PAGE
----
199. Ludus-i. e., the gladiatorial games. Even here the degenerate noble (Gracchus) chooses the most disgraceful form of gladiatorial equipment, for he fights not with the arms of the murmillo, nor with the shield, nor with the scimiter, but as a retiarius, armed with a trident and a net, lightly clothed, without a helmet, and thus easily recognized. The murmillo is probably represented upon the sepulchral monument in Fig. 41; for the retiarius and secutor, cf. Fig. 17.

202. This line is rejected by several editors. 203. Galea. The form of helmet used by the gladiators is seen in Fig. 44.

205. Effudit. cast. The retiarius gathered the net in his hand and attempted to throw it so as to entangle his opponent.

FIG. 43.-Mimus.

This was the costume

207 f. Credamus tunicae, etc., we must believe his tunic when, gold-embroidered, it stretches out from his neck and the gold cord flutters from his tall cap. of the Salii, priests of Mars. For the galerus, cf. Fig. 45. 212. Seneca, the philosopher, was Nero's tutor, and was murdered by

the order of his former pupil.

213. Supplicio, dative with parari.

214. Simia-serpens-culleus.

A parricide was punished by being put

into a sack with a dog, a snake, a cock, and an ape, and then cast into

the sea.

218. Aut. The negative idea is carried over from nec.

Spartani coniugii. Orestes married Hermione, daughter of Menelaus and Helen.

220. Nero's worst crimes were his artistic ones. anti-climax, cf. III, 7-9.

221. Troica. Nero wrote verses on the Trojan war.

For the intentional

Quid enim, etc. For what that Nero did was more deserving of punishment at the hands of his enemies?

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Verginius (Rufus) took up arms against Nero in Germany, (Julius) Vindex in Gaul, and (Servius) Galba in Spain.

223. Cruda, brutal.

224. Generosi, nobly-born.

225. Peregrina ad pulpita. Suetonius says that Nero appeared as a contestant in the games in Greece.

226. Prostitui. The Latin passive sometimes has the force of the Greek middle.

FIG. 45.-Galerus.

Apium, parsley.

227. Let him lay all these trophies of his disgraceful victories at the fect of the statues of his ancestors.

228 f. Domiti. Nero was the son of Cn. Domitius Ahenobarbus.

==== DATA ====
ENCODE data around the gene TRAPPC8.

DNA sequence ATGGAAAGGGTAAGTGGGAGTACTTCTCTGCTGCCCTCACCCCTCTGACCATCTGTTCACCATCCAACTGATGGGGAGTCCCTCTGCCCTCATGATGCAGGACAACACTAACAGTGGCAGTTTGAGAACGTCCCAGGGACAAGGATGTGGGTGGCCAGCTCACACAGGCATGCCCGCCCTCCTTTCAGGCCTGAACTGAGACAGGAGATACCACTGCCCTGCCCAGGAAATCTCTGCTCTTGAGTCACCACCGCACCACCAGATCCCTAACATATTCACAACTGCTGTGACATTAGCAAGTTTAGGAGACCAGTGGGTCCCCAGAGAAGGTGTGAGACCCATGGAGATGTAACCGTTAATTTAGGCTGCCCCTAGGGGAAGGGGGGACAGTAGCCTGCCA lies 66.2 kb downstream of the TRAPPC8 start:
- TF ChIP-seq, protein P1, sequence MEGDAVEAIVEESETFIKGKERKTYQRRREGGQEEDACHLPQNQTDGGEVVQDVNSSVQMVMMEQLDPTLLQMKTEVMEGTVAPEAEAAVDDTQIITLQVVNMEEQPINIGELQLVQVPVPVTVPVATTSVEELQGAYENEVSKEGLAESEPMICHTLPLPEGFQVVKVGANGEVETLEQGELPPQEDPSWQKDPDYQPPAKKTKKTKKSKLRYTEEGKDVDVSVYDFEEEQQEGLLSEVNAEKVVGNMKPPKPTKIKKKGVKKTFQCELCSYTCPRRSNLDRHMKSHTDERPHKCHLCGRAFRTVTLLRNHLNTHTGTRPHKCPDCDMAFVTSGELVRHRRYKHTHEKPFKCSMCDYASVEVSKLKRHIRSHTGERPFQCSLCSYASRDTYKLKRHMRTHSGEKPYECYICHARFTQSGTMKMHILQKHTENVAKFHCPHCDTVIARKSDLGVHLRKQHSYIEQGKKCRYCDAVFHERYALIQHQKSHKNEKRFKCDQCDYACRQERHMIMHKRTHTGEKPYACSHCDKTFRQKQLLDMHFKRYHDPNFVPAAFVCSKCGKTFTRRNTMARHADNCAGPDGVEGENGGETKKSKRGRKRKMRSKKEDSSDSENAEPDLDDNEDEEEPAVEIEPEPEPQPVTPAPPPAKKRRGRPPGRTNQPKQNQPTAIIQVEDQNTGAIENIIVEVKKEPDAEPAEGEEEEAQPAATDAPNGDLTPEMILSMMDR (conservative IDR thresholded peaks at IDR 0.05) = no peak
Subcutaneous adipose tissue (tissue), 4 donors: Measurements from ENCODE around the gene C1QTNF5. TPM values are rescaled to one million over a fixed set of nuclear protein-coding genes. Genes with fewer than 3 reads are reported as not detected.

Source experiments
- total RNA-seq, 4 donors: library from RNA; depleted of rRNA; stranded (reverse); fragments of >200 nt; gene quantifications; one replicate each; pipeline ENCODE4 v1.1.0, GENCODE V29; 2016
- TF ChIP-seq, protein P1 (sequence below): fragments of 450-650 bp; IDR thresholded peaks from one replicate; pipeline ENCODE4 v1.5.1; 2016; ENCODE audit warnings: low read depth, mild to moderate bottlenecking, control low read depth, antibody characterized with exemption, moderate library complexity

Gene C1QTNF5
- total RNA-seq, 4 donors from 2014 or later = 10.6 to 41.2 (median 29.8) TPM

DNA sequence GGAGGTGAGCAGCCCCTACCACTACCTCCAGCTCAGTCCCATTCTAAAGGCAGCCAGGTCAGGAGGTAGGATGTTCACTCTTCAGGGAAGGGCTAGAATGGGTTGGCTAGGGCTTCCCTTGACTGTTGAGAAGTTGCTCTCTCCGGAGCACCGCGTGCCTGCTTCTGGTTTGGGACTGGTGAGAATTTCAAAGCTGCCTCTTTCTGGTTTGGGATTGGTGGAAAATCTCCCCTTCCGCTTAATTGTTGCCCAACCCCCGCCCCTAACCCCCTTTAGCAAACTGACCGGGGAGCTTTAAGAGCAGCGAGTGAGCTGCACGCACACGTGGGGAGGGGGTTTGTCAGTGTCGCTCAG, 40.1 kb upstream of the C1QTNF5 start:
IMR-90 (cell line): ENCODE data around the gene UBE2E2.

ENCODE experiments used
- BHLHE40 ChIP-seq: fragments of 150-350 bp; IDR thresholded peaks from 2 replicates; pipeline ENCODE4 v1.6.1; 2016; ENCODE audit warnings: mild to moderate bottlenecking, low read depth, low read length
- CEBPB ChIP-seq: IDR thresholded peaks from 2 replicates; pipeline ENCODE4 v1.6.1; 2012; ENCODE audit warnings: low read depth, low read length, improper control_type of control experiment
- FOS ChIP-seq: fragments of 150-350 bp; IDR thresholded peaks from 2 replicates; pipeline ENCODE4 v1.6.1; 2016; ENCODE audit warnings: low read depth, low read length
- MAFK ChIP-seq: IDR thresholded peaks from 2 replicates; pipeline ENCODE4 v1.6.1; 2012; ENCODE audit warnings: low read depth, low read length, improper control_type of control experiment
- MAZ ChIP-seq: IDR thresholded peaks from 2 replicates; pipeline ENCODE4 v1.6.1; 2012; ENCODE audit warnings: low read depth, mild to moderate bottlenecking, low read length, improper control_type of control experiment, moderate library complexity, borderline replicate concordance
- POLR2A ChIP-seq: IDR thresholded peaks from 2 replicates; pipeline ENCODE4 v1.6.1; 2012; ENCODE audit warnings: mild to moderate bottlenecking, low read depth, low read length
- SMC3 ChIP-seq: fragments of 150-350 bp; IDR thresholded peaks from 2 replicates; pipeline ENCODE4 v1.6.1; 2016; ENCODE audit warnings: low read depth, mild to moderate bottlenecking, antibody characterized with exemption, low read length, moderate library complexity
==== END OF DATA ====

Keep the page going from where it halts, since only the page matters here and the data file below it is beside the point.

Thyestes, Antigone, and Melanippa were tragic parts played by Nero. 229. Syrma, the trailing robe worn by actors in tragedy.

231. Cf. line 237, note.

234. Ut, as if you were. Bracatorum Gallorum.

235. Tunica molesta. Cf. I, 155, note.

237. Novus Arpinas, Cicero, the novus homo, who saved the State, is contrasted with the men of old family, who sought to destroy it.

240 f. Tantum-nominis, such glory.

241. Leucade refers to the battle of Actium as Thessaliae campis to the battle of Philippi.

242. Abstulit, bore off, gained. 243. Caedibus depends on udo. Gladio is ablative of instrument. Sed-libera-i. e., Rome was free when she gave the title to Cicero.

245. Arpinas alius, C. Marius.

FIG. 46.-Dolabra.

247. Frangebat vertice vitem, he broke with his head the centurion's rod, which seems to have been freely used to punish the common soldiers-i. e., he served as a soldier, and had the rod broken over his head if he was slow at his work.

248. The dolabra is shown in Fig. 46.

252. Qui. Its antecedent is corvi, the subject of volabant.

253. Nobilis collega, Catulus.

254. Deciorum. P. Decius Mus gave his life for his country in the battle against the Latins, 340 B. c.; cf. Livy VIII, 9; his son, of the same name, followed his example in the battle of Sentinum. Cf. Livy X, 28.

258. Pluris, of more value-i. e., to the gods; so their sacrifice of their lives saved the State.

259. Ancilla natus-i. e., Servius Tullius. Cf. VII, 199, note.

Trabeam, the royal robe, a toga ornamented with horizontal purple stripes.

Diadema. Fig. 47 shows the form of the diadema. 261. Prodita claustra-i. e., the bolts that they had betrayed.

Laxabant, imperfect of "attempted action."

262. Iuvenes-i. e., the sons of Brutus, who aided in the recall of the Tarquins.


FIG. 47.-Diadema.